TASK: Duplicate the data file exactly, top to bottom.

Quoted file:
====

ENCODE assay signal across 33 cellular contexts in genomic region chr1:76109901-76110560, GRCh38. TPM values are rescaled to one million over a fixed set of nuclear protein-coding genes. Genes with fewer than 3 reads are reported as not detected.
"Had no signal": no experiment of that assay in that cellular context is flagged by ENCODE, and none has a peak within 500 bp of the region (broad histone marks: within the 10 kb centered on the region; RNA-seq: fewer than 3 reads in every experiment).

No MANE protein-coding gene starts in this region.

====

ENCODE assay signal across 33 cellular contexts in genomic region chr1:76109901-76110560, GRCh38. TPM values are rescaled to one million over a fixed set of nuclear protein-coding genes. Genes with fewer than 3 reads are reported as not detected.
"Had no signal": no experiment of that assay in that cellular context is flagged by ENCODE, and none has a peak within 500 bp of the region (broad histone marks: within the 10 kb centered on the region; RNA-seq: fewer than 3 reads in every experiment).

No MANE protein-coding gene starts in this region.